I did hear a few interesting lectures and really did thoroughly enjoy myself. And I did come away with some creative ideas that I hope incorporate into the Potager.
The Philadelphia Flower show was great fun - as always.

Sunday, March 10, 2013

Let the yard work begin!

Took advantage of the warm weather Sunday to clean up the beds outside my Potager. Ah, it's good to have one job done. A million more to go!

Sunday, March 3, 2013

Hello Again!

Hello Again....

My Dad has been nagging me to get back to writing on my blog. It has been a while. I apologize.

I can't remember why I stopped writing. I know I took photos between August and October.  I just never sat down to write.

Then Superstorm Sandy hit right at the time I should have been putting my garden to bed. We lost a few weekends cleaning up from that and the 12 inches of snow that followed a week later. ( I also lost all the frozen herbs and produce from my garden during the power failure after Sandy. Knowing what others lost,  this is nothing. I am blessed.)
My beautiful gray cat, Smokey, got sick and died.
Kids moved back home. We are still planning a wedding in the back yard.
The garden was just pushed to the back of my mind.

But here it is, March, and it is time to order seeds. I have spent the weekend going through my seeds and determining what will be planted this year and what needs to be ordered. What new plants will I try this year and which ones will go away as not successful in my Potager.  And which ones that were tried last year without success, will get one more chance to shine in the garden.  So much planning and replanning. I am looking forward to what actually comes to fruition in the Potager!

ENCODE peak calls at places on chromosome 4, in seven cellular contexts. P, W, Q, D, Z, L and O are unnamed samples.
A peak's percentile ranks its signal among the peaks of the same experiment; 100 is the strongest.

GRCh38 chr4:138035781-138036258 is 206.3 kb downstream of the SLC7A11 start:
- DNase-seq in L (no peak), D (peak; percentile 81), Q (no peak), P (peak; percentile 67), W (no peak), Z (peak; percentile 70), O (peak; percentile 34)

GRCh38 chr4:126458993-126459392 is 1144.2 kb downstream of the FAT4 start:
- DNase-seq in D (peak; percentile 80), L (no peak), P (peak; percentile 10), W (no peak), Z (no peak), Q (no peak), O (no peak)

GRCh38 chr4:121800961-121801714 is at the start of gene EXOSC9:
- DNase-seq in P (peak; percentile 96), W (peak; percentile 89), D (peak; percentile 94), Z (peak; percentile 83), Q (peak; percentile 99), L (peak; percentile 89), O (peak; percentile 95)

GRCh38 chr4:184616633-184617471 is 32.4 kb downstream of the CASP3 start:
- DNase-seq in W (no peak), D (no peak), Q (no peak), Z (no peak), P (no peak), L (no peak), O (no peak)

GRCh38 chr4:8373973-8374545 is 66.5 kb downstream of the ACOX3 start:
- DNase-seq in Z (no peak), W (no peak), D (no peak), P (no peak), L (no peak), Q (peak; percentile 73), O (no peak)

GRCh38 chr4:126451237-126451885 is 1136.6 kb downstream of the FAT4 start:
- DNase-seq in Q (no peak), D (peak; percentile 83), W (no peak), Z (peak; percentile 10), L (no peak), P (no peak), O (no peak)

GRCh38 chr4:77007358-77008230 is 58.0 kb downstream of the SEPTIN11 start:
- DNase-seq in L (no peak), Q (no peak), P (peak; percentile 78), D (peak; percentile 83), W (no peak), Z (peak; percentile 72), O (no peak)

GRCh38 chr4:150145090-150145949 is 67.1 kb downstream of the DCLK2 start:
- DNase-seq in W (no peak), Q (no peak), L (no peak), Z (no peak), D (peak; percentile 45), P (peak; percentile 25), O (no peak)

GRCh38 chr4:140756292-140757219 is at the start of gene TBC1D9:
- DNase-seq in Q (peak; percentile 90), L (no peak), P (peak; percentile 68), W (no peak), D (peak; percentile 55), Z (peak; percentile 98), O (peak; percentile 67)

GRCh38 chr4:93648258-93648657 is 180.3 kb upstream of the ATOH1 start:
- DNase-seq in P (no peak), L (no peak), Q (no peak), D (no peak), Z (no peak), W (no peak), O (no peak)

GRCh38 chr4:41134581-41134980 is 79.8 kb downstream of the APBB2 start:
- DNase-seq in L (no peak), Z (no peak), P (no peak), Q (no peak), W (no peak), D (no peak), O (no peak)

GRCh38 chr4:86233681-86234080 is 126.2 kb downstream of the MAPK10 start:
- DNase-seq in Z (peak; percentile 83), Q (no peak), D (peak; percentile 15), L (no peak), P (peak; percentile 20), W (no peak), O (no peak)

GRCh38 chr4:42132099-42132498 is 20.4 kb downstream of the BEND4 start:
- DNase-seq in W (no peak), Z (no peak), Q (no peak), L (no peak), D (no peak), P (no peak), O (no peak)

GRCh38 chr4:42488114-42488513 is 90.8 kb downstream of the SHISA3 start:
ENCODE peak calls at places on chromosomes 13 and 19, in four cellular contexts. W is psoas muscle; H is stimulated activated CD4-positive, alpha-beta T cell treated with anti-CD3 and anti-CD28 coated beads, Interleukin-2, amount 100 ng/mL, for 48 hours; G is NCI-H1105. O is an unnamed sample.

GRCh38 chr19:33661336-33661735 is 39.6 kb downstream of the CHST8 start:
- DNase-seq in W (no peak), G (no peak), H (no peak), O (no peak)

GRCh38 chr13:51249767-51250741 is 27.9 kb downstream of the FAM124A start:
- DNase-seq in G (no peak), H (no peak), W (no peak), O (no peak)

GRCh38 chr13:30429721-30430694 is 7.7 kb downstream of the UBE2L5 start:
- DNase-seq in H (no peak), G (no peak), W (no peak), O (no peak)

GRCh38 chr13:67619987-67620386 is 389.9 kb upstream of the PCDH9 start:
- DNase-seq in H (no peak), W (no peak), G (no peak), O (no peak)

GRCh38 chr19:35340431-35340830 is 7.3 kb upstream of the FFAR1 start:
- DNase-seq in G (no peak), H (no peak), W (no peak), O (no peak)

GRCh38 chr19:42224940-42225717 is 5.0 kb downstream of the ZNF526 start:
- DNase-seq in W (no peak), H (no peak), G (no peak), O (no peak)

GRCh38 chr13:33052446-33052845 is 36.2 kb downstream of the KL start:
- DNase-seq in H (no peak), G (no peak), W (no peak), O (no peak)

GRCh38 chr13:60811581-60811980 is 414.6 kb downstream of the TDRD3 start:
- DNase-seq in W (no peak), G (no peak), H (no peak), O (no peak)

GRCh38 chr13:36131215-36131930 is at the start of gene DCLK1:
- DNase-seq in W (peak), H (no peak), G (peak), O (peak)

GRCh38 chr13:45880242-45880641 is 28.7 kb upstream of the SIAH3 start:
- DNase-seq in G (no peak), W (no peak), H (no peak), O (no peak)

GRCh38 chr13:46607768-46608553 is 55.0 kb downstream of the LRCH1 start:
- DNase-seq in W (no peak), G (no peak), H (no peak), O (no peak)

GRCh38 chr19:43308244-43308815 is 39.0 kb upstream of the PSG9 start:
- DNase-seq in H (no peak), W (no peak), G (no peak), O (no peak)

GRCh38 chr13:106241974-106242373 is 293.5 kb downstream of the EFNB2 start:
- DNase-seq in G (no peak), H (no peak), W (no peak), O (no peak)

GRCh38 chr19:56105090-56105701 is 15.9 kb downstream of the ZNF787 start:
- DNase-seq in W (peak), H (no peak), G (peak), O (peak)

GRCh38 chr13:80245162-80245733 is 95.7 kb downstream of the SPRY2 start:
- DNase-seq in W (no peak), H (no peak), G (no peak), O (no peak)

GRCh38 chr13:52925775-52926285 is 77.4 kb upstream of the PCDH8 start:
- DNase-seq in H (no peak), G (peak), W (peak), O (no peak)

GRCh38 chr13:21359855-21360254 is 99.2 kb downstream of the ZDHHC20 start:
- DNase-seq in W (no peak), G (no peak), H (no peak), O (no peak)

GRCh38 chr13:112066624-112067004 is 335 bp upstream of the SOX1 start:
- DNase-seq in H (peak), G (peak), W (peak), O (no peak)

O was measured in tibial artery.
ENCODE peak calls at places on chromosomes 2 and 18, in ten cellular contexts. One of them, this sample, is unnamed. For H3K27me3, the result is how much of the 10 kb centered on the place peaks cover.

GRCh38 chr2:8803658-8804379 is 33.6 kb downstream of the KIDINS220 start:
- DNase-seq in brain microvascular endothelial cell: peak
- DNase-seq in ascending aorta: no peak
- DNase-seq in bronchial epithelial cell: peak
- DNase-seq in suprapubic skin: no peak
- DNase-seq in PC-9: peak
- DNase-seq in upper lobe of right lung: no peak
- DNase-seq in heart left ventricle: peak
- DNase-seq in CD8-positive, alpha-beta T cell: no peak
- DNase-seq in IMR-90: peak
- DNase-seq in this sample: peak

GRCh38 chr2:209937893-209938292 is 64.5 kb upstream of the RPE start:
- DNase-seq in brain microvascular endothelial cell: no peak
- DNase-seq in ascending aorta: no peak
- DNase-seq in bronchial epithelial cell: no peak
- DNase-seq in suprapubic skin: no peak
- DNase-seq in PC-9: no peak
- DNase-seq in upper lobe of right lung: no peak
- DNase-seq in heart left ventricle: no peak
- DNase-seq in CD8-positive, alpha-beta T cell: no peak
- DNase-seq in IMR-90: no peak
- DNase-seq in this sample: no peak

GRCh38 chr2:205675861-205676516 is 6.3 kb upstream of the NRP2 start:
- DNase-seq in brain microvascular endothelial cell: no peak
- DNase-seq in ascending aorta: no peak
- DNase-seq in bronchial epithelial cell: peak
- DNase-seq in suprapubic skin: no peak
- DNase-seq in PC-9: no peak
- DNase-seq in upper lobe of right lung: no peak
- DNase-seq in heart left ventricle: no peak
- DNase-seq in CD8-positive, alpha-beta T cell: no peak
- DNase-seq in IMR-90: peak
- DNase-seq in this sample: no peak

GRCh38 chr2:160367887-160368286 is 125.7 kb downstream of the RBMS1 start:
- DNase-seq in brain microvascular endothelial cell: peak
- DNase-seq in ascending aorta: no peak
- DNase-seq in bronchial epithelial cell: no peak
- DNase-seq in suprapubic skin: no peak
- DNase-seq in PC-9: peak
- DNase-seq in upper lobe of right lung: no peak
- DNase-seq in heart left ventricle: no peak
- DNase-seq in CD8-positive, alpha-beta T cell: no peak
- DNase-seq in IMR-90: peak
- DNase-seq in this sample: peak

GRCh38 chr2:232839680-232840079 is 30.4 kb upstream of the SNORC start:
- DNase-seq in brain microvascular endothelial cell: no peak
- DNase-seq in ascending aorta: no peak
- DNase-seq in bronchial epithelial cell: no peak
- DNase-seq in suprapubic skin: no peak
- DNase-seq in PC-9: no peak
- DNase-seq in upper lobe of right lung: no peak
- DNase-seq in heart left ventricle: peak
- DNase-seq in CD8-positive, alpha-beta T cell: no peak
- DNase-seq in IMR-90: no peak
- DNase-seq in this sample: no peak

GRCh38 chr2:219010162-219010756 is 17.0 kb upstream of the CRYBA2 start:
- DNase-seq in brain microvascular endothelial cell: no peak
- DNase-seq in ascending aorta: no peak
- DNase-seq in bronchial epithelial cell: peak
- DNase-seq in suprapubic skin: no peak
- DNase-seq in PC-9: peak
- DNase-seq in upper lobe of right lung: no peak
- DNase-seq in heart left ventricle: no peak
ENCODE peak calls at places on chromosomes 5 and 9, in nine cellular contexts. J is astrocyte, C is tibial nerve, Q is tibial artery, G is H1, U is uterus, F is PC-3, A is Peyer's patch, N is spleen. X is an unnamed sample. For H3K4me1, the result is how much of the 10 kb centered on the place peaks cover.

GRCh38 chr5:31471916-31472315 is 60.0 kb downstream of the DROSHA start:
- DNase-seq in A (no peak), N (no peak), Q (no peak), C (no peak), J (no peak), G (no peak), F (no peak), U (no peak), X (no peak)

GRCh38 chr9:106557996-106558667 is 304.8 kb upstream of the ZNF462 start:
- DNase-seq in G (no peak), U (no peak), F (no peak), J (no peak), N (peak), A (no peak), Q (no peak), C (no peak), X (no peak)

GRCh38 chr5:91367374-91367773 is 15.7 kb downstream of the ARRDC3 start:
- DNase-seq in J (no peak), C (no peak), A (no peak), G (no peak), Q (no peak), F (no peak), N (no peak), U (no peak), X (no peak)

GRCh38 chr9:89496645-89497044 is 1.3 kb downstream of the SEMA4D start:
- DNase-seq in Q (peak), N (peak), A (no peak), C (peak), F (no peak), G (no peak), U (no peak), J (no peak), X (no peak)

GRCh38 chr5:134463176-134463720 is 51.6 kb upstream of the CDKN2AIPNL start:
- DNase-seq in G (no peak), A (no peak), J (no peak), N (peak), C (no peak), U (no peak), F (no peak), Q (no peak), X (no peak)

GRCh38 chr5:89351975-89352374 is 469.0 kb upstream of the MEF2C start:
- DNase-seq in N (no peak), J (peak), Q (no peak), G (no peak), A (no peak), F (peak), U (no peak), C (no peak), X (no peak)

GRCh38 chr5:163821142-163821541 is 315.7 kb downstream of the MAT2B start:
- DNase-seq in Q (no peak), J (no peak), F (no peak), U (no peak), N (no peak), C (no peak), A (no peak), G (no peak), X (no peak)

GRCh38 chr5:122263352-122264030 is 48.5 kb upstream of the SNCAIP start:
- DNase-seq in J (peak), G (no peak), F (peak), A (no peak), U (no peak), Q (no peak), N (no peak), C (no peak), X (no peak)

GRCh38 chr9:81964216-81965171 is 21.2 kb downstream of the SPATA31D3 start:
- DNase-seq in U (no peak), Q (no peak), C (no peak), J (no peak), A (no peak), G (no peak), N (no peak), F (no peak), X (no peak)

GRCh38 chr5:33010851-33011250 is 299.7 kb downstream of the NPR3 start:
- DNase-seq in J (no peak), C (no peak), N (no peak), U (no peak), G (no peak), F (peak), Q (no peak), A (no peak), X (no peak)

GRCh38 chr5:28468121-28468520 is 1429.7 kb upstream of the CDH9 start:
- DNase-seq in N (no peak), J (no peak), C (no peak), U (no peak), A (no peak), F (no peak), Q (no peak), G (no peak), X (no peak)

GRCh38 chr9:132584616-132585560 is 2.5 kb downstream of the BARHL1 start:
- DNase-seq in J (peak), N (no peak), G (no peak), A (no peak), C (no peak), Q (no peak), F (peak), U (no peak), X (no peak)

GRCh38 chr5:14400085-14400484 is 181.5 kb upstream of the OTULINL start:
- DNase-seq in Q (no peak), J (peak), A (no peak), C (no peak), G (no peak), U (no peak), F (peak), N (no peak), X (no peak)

In the meantime, you may enjoy finding out what happens when a garden is totally ignored in the fall. I did remove the dead plants before Christmas but left a good deal behind apparently. I was a bit surprised to find there were plants growing on a chilly Sunday afternoon.
The raddichio that never turned red last year and never headed is up and heading nicely. It is finally red.

A red cabbage is growing where I never planted red cabbage. And hello - bugs are already eating it? It's barely above freezing here!
This sorry looking brussel sprout plant is producing new sprouts. (And the weeds are growing too!)

The shallots (left) and garlic (right) are coming up.

And the Red Russian and Siberian Kale are living up to their cold loving reputation. These would have done wonderfully if I had a cold frame. This is so on my list for the fall this year.

It's a bit of a mess, but I will get it back into shape. That's what I love about gardening.  Every spring there is a new chance to do it better.

"Gardening is something you learn by doing - and by making mistakes, like cooking, gardening is a constant process of experimentation, repeating the successes and throwing out the failures." - Carol Stocker, American gardening columnist.